When the user switches back to an app in the "Suspended" state, the scene again enters the unattached state. The difference from the "fresh start" is that this time, the app is also given its preserved state. The app can now use this data to setup user interface elements, internal state, etc. so that the app looks to the user exactly as it did before it was suspended.
Some developers use only Apple's own tools in a matter where this happens effortlessly or they are skilful at implementing this restoration for themselves. This essentially makes it so that the user cannot tell the difference between an app transitioning from the "Background" state into a foreground state, and an app transitioning from the "Suspended" state into a foreground state.
However, some developers do not provide this seamless restoration. In the most basic case (i.e. they do no nothing), the app will essentially "restart" and look like it was force quit and started again.
This explains part of the reason why some apps seem to be "running all the time", and others appear to be "stopped" and "restarted". It does not necessarily mean that iOS has "decided to quit" that app more so than others, but rather that the app itself wasn't built with the same care or was for other reasons unable to preserve and restore its state.
Note that iOS might suspend apps for various reasons other than rebooting your phone. For example app might be backgrounded and suspended in order to release memory or other resources to be used by other programs. They might also be brought back from suspension when resources are less scarce.
Basically apps can be backgrounded and suspended without the non-technical user being aware of anything. The app will still look the same in the app switcher - and the user can resume using that app without there necessarily being any difference between a suspended and not-suspended app. Note that often a suspended app will take slightly longer to bring up than a non-suspended app.
To sum all of this up, the definition of when a program is "running" is contextual and can be quite complex. Would the average user consider a PC program with a minimised window to be "running"? - If that PC goes to the S1 sleep state temporarily, is the program still "running"? You could argue that it is not, but could you argue that the program has "quit"?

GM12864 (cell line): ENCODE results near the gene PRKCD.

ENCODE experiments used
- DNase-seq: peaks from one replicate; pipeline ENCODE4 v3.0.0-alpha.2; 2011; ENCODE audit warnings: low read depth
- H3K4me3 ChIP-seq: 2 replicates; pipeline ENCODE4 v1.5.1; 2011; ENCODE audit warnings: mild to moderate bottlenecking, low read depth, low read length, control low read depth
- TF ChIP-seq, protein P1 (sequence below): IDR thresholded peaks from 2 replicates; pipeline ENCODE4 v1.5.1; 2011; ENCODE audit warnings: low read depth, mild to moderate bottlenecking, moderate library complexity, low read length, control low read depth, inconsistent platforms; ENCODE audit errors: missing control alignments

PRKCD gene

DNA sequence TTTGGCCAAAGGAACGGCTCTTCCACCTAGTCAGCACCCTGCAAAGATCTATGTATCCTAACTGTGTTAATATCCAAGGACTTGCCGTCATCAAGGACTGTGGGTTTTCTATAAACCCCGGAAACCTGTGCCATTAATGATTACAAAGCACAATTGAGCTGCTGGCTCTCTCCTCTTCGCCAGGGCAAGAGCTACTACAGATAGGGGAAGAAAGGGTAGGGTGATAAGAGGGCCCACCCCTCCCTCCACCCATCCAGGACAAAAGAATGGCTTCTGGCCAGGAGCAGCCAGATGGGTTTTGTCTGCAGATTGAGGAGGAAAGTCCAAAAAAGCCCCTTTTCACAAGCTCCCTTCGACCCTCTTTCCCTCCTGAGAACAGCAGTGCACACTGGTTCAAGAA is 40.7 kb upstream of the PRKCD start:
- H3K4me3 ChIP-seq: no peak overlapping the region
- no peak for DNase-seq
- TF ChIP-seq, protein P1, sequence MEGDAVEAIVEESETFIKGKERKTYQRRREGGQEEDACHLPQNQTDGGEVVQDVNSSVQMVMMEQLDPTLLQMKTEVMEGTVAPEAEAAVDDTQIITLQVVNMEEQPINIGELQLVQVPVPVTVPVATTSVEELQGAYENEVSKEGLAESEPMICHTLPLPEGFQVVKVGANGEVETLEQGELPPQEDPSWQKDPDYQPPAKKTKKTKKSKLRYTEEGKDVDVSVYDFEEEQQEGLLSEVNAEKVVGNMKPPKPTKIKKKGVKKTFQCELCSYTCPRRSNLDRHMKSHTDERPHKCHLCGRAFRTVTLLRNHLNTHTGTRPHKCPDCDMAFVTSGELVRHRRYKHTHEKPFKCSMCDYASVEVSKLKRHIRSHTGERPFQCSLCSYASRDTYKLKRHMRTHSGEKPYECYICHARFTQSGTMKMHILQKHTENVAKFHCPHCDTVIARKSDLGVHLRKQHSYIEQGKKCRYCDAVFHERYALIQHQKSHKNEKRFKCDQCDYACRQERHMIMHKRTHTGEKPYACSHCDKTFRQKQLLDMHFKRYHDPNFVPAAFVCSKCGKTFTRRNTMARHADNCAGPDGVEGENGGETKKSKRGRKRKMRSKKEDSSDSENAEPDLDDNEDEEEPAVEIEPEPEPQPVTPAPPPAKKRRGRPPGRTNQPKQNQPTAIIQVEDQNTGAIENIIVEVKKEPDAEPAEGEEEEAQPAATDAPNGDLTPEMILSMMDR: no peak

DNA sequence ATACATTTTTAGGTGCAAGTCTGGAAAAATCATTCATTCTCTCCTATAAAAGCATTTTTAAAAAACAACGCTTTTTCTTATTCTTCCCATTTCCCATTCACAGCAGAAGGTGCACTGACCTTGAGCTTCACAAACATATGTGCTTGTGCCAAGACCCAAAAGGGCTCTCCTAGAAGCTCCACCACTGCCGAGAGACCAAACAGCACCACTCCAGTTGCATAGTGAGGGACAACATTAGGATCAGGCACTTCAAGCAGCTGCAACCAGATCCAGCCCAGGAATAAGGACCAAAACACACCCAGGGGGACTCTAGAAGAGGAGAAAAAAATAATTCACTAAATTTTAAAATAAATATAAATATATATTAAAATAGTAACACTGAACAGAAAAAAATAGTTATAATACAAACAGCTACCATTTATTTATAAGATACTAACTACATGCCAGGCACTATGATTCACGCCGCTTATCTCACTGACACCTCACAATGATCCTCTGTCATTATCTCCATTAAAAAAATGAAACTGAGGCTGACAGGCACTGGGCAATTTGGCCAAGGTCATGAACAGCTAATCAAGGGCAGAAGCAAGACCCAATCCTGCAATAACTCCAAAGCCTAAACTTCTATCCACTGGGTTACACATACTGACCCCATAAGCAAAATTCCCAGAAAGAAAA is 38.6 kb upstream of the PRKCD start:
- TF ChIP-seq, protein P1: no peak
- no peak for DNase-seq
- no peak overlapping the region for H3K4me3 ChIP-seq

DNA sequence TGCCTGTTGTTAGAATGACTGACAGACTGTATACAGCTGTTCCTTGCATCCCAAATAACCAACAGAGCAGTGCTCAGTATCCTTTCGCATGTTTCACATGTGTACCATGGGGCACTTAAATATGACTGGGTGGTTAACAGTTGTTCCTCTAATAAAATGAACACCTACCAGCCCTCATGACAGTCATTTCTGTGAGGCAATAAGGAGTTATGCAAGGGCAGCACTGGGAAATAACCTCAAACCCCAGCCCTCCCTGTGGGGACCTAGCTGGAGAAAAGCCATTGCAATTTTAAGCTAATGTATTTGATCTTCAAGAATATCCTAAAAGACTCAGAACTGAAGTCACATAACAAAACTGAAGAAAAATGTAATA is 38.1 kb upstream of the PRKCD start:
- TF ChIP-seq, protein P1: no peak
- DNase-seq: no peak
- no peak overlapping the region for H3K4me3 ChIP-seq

Similarly an iOS app could probably be considered running by a non-technical user in either of the states mentioned as long as its state is preserved. The user can switch to the app and it will respond and look as expected - it does not "restart" (as in starting over from scratch). Obviously some might not consider the app as running when the phone is powered off... but from the point of view of the app itself, it doesn't actually "know" whether the phone has been turned off or not.
From the comments I have learned that the practical problem behind this question is the MediSafe app and its failing to properly alert the user in some cases - and wanting to learn whether that's a short coming of iOS or the app itself.
The MediSafe app is supposed to give an alert at (or as soon as possible after) specific times to remind the user to take their medications. In order for that to work in every case, even when the phone has just rebooted, the app is not running, the app is backgrounded - or whatever has happened - the developer needs to use the User Notifications API and more specifically the
This API has nothing to do with the mentioned "background modes".
1: Note that the program might have asked the operating system specifically to not schedule it again unless some event happens.
2: I'm talking about iOS 13 and newer here - it's slightly different on iOS 12 and older, where this isn't handled on a per-scene basis, but rather on a per UIApplication basis.
3: This explains why some apps appear in the app switcher as "blank" or a "solid color" only. Some apps on purpose change their user interface to look like that just before the screenshot is taken in order to protect sensitive information from prying eyes. It does not mean that the app is "cleared out from memory" or is "less running" (if that makes any sense) than other apps.